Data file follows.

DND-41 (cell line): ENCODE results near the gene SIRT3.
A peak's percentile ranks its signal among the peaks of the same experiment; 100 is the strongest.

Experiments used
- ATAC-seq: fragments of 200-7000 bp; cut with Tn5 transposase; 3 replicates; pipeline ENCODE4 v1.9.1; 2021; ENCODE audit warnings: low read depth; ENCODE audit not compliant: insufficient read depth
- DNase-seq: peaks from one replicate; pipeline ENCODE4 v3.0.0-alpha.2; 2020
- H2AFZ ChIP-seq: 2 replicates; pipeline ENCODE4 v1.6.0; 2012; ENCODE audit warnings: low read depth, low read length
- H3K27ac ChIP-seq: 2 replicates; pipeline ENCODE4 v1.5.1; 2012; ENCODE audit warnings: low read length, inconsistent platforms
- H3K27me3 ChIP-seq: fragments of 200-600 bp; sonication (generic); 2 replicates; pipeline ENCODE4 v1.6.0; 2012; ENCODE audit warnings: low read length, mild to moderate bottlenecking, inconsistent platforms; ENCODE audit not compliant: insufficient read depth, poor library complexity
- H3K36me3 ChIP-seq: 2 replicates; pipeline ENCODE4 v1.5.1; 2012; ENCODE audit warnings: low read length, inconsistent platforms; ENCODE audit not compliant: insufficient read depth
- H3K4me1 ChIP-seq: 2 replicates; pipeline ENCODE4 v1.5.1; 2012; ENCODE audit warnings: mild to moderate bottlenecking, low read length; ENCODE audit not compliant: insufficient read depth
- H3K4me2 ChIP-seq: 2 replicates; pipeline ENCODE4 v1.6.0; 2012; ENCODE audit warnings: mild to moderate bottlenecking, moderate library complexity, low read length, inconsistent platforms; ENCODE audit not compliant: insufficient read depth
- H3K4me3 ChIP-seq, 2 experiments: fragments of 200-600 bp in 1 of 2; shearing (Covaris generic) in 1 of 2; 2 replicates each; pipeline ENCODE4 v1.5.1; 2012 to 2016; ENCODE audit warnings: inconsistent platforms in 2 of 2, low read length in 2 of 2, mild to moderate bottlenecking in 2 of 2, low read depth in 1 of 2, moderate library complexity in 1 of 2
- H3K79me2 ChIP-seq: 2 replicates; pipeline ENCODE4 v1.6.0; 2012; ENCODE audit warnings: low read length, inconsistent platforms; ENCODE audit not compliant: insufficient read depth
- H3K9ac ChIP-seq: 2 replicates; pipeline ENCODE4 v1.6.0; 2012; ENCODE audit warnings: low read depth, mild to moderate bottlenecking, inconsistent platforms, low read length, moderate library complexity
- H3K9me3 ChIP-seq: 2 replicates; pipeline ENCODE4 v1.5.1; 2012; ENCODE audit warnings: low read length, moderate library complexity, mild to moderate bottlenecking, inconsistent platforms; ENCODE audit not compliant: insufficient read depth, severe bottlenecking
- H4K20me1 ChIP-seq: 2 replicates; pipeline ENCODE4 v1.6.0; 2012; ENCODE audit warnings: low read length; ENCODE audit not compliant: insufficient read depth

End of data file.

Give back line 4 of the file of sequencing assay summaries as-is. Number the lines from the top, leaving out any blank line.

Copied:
- ATAC-seq: fragments of 200-7000 bp; cut with Tn5 transposase; 3 replicates; pipeline ENCODE4 v1.9.1; 2021; ENCODE audit warnings: low read depth; ENCODE audit not compliant: insufficient read depth